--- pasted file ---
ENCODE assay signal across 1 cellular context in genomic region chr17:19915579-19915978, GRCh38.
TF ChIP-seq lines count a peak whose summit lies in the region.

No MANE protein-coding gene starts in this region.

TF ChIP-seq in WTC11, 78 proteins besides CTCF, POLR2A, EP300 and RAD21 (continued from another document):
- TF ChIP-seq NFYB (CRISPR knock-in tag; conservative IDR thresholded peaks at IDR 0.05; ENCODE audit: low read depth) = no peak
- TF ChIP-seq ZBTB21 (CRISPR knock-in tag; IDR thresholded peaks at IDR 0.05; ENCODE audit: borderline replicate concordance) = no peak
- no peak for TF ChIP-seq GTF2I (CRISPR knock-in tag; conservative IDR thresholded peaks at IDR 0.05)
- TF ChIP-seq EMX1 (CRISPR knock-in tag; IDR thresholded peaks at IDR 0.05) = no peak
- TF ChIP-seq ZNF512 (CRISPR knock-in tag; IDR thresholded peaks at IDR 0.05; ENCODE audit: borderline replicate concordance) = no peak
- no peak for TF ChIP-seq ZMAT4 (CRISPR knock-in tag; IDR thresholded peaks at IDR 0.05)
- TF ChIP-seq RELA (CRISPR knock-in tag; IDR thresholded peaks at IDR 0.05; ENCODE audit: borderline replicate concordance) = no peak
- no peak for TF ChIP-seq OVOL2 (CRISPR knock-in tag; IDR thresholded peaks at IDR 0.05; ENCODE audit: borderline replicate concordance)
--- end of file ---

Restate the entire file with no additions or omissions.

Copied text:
ENCODE assay signal across 1 cellular context in genomic region chr17:19915579-19915978, GRCh38.
TF ChIP-seq lines count a peak whose summit lies in the region.

No MANE protein-coding gene starts in this region.

TF ChIP-seq in WTC11, 78 proteins besides CTCF, POLR2A, EP300 and RAD21 (continued from another document):
- TF ChIP-seq NFYB (CRISPR knock-in tag; conservative IDR thresholded peaks at IDR 0.05; ENCODE audit: low read depth) = no peak
- TF ChIP-seq ZBTB21 (CRISPR knock-in tag; IDR thresholded peaks at IDR 0.05; ENCODE audit: borderline replicate concordance) = no peak
- no peak for TF ChIP-seq GTF2I (CRISPR knock-in tag; conservative IDR thresholded peaks at IDR 0.05)
- TF ChIP-seq EMX1 (CRISPR knock-in tag; IDR thresholded peaks at IDR 0.05) = no peak
- TF ChIP-seq ZNF512 (CRISPR knock-in tag; IDR thresholded peaks at IDR 0.05; ENCODE audit: borderline replicate concordance) = no peak
- no peak for TF ChIP-seq ZMAT4 (CRISPR knock-in tag; IDR thresholded peaks at IDR 0.05)
- TF ChIP-seq RELA (CRISPR knock-in tag; IDR thresholded peaks at IDR 0.05; ENCODE audit: borderline replicate concordance) = no peak
- no peak for TF ChIP-seq OVOL2 (CRISPR knock-in tag; IDR thresholded peaks at IDR 0.05; ENCODE audit: borderline replicate concordance)